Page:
Martin Aylward | Everything changes. Nothing fully satisfies. Don’t take it personally.
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Everything changes. Nothing fully satisfies. Don’t take it personally.

Dharma teachings encourage us to reflect on the 3 characteristics of experience, as a basis for freedom: Annica, Dukkha Anatta. Everything changes. Nothing fully satisfies. Don’t take it personally.

Anicca

We can contemplate these themes in our own life situations. I’m currently travelling for 2 months, teaching. The changing nature of experience stands out in the flow of different beds, hosts, food, climates etc., and in my various responses and preferences. Even in a familiar daily routine, each moment reveals this fluidity., and acknowledging it allows us to respond more gracefully. How might you meet life more fluidly in your own situation?

Dukkha

Very often, things are imperfect! We are all at the mercy of various logistics, as well as the bigger challenges of sickness, separations and bereavements. Shit happens. We may blame ourselves or others when things are unsatisfactory, but it is quite normal. People, places and experiences can be fabulous or frustrating, but they cannot fulfil our deepest yearnings. Ironically though, the more we acknowledge that built in unsatisfactoriness, the more we relax. The more ease we find in the just-like-this-ness of experience. How might you contemplate this in your own conditions?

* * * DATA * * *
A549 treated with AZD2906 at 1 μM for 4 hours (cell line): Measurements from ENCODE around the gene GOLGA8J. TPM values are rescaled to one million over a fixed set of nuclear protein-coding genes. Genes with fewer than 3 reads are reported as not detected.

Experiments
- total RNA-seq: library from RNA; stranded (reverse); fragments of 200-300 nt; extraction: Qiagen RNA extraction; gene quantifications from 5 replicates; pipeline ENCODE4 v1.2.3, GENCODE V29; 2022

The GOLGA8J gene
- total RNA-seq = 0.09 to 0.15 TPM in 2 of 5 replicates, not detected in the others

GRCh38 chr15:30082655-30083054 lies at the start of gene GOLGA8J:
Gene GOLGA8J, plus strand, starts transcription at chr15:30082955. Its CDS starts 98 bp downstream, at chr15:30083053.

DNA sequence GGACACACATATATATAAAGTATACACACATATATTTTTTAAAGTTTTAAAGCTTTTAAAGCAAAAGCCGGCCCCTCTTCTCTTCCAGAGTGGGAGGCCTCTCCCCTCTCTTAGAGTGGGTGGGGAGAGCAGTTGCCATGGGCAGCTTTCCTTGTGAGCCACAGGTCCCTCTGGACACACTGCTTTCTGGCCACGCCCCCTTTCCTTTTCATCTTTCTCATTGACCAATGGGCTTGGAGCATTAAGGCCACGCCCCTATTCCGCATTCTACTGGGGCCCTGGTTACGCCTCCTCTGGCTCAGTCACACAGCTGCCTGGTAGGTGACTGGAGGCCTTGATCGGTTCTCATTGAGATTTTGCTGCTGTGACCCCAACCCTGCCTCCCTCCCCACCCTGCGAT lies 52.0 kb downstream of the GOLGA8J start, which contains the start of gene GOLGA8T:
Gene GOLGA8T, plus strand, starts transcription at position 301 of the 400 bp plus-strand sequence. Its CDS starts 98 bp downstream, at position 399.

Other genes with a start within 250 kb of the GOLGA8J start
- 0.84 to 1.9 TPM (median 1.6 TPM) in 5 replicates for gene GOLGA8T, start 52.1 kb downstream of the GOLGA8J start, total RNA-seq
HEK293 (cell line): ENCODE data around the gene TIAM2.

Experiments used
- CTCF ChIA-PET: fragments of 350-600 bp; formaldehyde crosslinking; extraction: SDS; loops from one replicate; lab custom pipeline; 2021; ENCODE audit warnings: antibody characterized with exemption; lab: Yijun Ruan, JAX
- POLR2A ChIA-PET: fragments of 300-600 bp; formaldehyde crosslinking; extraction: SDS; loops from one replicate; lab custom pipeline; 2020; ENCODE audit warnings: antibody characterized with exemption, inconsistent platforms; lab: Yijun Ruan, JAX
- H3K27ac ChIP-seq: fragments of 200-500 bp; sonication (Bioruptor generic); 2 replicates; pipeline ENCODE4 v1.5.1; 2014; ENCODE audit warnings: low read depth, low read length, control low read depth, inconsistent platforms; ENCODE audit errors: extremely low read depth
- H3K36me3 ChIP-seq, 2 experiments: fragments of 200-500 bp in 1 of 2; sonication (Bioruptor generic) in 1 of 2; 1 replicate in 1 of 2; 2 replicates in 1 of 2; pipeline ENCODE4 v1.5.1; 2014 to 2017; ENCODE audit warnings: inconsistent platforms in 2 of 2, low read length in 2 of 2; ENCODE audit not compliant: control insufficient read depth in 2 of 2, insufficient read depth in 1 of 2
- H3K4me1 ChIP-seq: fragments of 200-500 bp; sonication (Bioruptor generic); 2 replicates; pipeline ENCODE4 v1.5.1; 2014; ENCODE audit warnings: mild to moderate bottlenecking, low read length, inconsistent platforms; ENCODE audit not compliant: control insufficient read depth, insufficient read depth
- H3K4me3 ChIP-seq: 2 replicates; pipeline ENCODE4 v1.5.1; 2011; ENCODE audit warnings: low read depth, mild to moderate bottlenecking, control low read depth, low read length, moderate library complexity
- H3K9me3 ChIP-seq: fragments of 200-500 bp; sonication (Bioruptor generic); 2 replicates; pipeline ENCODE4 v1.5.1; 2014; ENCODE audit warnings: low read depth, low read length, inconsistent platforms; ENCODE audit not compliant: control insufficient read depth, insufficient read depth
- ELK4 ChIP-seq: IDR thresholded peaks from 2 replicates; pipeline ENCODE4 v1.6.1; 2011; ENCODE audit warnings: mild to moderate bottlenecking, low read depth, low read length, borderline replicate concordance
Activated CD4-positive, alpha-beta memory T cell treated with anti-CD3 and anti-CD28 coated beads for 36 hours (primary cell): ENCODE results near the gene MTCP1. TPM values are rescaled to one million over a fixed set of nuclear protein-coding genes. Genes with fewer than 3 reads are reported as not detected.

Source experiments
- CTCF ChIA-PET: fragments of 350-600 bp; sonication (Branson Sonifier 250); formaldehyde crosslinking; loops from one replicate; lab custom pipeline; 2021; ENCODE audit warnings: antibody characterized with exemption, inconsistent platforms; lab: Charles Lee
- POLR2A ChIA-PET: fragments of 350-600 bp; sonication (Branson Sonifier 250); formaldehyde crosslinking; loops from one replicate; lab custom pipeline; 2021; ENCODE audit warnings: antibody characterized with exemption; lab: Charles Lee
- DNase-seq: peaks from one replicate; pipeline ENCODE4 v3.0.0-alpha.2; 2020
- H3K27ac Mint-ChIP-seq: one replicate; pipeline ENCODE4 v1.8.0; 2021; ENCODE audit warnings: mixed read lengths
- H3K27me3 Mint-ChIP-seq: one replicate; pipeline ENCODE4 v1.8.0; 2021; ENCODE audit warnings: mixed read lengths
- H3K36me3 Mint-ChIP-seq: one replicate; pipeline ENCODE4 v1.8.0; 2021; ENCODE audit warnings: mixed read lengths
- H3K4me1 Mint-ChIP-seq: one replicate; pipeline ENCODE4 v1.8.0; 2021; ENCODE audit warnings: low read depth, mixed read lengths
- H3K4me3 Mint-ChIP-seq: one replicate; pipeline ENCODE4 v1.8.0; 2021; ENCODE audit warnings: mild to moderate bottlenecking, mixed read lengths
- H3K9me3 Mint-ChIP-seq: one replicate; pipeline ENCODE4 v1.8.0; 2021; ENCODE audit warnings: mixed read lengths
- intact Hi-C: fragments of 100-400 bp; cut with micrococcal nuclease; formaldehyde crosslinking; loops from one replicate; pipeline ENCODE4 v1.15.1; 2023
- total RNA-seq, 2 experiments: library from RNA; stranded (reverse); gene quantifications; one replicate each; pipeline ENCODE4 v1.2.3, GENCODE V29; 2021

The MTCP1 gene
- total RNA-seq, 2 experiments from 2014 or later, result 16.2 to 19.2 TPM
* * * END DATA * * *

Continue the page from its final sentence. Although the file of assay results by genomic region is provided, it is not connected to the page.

Anatta

Travelling, I move through different roles; Customer, friend, teacher; loved by some I meet, unnoticed by others. Who is Martin? The more we identify with our different roles, the more our ego trips us up. Our practice invites us to take ourselves less seriously. Less personally. To move freely through our different roles. How can you practice this in your own life?

 

None of it lasts

None of it is special

None of it is yours

Yet each moment is an open door,

inviting you to walk freely through it

What an opportunity

 

I wish you very well in your practice.

Martin

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